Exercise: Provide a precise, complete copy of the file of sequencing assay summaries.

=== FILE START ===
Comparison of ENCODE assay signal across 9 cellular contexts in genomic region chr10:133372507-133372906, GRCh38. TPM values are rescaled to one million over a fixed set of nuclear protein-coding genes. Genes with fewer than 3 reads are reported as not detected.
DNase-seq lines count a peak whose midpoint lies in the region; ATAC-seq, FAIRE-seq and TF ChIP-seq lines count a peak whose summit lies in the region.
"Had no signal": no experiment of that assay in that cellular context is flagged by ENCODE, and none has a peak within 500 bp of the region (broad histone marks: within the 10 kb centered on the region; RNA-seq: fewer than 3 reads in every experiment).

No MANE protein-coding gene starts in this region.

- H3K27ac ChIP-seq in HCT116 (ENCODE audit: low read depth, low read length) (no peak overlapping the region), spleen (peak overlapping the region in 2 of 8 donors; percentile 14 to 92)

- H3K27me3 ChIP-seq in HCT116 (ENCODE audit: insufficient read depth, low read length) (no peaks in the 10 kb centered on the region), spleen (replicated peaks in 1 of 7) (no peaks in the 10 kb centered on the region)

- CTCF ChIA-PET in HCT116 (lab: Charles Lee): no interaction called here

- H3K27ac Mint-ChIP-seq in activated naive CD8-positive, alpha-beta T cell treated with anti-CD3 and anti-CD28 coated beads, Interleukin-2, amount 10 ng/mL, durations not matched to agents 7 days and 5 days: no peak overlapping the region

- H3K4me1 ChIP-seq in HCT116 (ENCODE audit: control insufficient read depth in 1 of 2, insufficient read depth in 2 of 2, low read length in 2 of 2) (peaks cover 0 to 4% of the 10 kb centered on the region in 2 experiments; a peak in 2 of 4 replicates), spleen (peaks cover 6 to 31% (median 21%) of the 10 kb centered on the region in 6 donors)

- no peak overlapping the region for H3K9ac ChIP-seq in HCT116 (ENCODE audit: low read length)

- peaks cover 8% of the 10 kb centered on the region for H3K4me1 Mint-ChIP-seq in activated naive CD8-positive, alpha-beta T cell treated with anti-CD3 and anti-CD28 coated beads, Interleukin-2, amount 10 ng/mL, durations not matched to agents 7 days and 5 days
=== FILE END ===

Comparison of ENCODE assay signal across 9 cellular contexts in genomic region chr10:133372507-133372906, GRCh38. TPM values are rescaled to one million over a fixed set of nuclear protein-coding genes. Genes with fewer than 3 reads are reported as not detected.
DNase-seq lines count a peak whose midpoint lies in the region; ATAC-seq, FAIRE-seq and TF ChIP-seq lines count a peak whose summit lies in the region.
"Had no signal": no experiment of that assay in that cellular context is flagged by ENCODE, and none has a peak within 500 bp of the region (broad histone marks: within the 10 kb centered on the region; RNA-seq: fewer than 3 reads in every experiment).

No MANE protein-coding gene starts in this region.

- H3K27ac ChIP-seq in HCT116 (ENCODE audit: low read depth, low read length) (no peak overlapping the region), spleen (peak overlapping the region in 2 of 8 donors; percentile 14 to 92)

- H3K27me3 ChIP-seq in HCT116 (ENCODE audit: insufficient read depth, low read length) (no peaks in the 10 kb centered on the region), spleen (replicated peaks in 1 of 7) (no peaks in the 10 kb centered on the region)

- CTCF ChIA-PET in HCT116 (lab: Charles Lee): no interaction called here

- H3K27ac Mint-ChIP-seq in activated naive CD8-positive, alpha-beta T cell treated with anti-CD3 and anti-CD28 coated beads, Interleukin-2, amount 10 ng/mL, durations not matched to agents 7 days and 5 days: no peak overlapping the region

- H3K4me1 ChIP-seq in HCT116 (ENCODE audit: control insufficient read depth in 1 of 2, insufficient read depth in 2 of 2, low read length in 2 of 2) (peaks cover 0 to 4% of the 10 kb centered on the region in 2 experiments; a peak in 2 of 4 replicates), spleen (peaks cover 6 to 31% (median 21%) of the 10 kb centered on the region in 6 donors)

- no peak overlapping the region for H3K9ac ChIP-seq in HCT116 (ENCODE audit: low read length)

- peaks cover 8% of the 10 kb centered on the region for H3K4me1 Mint-ChIP-seq in activated naive CD8-positive, alpha-beta T cell treated with anti-CD3 and anti-CD28 coated beads, Interleukin-2, amount 10 ng/mL, durations not matched to agents 7 days and 5 days